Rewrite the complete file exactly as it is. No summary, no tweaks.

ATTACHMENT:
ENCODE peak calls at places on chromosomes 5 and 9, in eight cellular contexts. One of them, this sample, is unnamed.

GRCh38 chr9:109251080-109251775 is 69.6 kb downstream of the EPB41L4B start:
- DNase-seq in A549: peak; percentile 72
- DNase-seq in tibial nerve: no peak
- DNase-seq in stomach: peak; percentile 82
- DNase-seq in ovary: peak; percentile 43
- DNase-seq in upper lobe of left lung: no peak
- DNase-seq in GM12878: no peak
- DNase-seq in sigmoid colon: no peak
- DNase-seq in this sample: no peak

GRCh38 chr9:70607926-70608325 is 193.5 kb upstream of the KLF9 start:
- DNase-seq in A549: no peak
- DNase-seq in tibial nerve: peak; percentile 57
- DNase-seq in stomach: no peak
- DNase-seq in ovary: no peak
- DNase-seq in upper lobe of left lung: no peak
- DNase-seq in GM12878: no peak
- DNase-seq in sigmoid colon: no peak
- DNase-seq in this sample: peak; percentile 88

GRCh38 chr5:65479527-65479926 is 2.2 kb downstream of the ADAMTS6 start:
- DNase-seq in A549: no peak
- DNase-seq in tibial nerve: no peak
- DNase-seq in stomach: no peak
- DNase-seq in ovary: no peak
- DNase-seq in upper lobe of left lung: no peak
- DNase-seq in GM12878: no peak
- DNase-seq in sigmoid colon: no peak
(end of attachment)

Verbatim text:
ENCODE peak calls at places on chromosomes 5 and 9, in eight cellular contexts. One of them, this sample, is unnamed.

GRCh38 chr9:109251080-109251775 is 69.6 kb downstream of the EPB41L4B start:
- DNase-seq in A549: peak; percentile 72
- DNase-seq in tibial nerve: no peak
- DNase-seq in stomach: peak; percentile 82
- DNase-seq in ovary: peak; percentile 43
- DNase-seq in upper lobe of left lung: no peak
- DNase-seq in GM12878: no peak
- DNase-seq in sigmoid colon: no peak
- DNase-seq in this sample: no peak

GRCh38 chr9:70607926-70608325 is 193.5 kb upstream of the KLF9 start:
- DNase-seq in A549: no peak
- DNase-seq in tibial nerve: peak; percentile 57
- DNase-seq in stomach: no peak
- DNase-seq in ovary: no peak
- DNase-seq in upper lobe of left lung: no peak
- DNase-seq in GM12878: no peak
- DNase-seq in sigmoid colon: no peak
- DNase-seq in this sample: peak; percentile 88

GRCh38 chr5:65479527-65479926 is 2.2 kb downstream of the ADAMTS6 start:
- DNase-seq in A549: no peak
- DNase-seq in tibial nerve: no peak
- DNase-seq in stomach: no peak
- DNase-seq in ovary: no peak
- DNase-seq in upper lobe of left lung: no peak
- DNase-seq in GM12878: no peak
- DNase-seq in sigmoid colon: no peak